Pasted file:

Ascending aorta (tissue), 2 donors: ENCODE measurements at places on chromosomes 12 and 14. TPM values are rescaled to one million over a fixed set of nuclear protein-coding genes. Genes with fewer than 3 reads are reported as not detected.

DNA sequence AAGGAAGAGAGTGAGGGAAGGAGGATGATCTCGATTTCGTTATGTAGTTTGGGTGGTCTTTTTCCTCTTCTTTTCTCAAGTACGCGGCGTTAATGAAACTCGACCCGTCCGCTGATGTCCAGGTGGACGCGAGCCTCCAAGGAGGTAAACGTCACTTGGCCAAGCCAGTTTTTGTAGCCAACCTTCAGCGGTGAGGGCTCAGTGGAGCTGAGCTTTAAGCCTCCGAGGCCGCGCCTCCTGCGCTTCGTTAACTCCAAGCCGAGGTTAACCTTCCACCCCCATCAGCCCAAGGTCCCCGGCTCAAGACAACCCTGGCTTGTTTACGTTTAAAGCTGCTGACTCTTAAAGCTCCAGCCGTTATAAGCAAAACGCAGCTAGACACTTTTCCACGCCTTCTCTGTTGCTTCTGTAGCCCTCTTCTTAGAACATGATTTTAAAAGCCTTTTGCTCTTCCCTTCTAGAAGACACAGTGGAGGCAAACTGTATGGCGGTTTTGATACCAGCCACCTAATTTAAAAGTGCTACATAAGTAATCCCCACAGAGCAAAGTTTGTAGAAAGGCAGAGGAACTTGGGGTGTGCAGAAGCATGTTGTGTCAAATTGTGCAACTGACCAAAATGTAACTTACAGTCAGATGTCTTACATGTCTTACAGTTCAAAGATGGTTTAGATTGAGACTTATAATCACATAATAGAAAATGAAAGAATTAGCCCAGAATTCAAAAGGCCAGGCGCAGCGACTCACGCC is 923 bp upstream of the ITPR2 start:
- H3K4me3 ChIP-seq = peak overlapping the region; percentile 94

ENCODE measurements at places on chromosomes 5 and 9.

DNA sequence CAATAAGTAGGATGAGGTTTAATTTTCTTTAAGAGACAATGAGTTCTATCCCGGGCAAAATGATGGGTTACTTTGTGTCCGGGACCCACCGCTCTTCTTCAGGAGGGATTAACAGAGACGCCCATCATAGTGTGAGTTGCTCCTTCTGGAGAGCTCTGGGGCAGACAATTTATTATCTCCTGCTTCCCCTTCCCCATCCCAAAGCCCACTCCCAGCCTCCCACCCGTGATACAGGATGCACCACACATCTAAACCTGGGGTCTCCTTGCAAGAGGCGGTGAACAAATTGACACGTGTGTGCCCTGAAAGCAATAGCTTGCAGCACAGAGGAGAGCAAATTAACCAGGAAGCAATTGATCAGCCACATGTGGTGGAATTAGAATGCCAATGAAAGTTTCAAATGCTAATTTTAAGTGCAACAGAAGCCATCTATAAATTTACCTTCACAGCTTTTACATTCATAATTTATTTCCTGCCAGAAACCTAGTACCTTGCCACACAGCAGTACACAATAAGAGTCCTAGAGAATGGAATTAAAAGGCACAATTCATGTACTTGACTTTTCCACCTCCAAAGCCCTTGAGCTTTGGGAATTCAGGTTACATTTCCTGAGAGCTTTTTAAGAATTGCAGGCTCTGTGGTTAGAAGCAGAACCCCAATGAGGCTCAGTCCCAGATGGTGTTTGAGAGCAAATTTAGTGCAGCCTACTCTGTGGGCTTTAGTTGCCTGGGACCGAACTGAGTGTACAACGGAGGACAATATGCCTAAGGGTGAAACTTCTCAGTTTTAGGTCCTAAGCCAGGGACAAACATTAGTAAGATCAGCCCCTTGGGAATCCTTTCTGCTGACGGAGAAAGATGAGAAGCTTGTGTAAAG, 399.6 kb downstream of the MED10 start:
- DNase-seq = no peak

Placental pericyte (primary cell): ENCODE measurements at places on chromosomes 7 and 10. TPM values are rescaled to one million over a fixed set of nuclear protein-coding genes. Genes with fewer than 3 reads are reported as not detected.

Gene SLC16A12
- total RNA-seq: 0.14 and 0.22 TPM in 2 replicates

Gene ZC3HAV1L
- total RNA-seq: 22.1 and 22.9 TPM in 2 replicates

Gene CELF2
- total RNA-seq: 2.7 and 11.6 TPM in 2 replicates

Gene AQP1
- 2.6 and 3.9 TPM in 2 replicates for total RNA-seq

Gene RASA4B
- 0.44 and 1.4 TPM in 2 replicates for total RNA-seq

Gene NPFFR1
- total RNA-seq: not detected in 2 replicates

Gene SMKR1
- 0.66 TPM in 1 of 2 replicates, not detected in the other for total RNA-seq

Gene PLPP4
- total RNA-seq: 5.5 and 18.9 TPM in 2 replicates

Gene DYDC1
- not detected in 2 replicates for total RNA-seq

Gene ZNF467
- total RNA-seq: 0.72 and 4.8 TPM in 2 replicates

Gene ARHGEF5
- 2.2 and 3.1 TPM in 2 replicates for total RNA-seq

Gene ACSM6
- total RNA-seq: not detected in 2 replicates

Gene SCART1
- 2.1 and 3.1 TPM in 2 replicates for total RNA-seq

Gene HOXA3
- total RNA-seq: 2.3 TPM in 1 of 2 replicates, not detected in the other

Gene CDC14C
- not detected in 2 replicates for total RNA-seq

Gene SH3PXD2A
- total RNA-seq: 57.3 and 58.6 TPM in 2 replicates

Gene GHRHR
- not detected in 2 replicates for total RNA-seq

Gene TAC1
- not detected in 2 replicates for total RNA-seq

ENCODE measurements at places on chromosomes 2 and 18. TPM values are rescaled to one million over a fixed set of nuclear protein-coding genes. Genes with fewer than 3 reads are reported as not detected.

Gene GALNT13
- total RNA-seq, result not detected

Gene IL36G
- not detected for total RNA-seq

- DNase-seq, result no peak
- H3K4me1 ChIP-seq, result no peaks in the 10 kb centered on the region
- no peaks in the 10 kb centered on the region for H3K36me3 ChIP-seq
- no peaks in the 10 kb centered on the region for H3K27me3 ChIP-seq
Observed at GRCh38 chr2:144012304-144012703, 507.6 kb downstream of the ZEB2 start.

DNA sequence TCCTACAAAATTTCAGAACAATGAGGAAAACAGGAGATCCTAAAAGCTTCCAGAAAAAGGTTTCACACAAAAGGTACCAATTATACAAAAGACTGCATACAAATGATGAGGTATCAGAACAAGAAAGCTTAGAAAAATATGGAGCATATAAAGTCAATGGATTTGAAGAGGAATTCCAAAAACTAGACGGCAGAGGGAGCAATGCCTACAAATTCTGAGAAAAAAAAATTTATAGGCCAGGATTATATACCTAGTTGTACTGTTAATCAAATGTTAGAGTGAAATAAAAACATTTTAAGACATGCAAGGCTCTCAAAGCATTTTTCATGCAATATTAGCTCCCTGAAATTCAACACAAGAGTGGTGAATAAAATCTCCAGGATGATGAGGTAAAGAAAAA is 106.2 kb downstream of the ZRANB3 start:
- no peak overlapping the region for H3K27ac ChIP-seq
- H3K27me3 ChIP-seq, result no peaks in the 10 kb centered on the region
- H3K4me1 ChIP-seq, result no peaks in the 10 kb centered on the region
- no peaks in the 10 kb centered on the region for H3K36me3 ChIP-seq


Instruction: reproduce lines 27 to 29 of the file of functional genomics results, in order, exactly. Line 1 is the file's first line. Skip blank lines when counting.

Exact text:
- total RNA-seq: 0.72 and 4.8 TPM in 2 replicates

Gene ARHGEF5
- 2.2 and 3.1 TPM in 2 replicates for total RNA-seq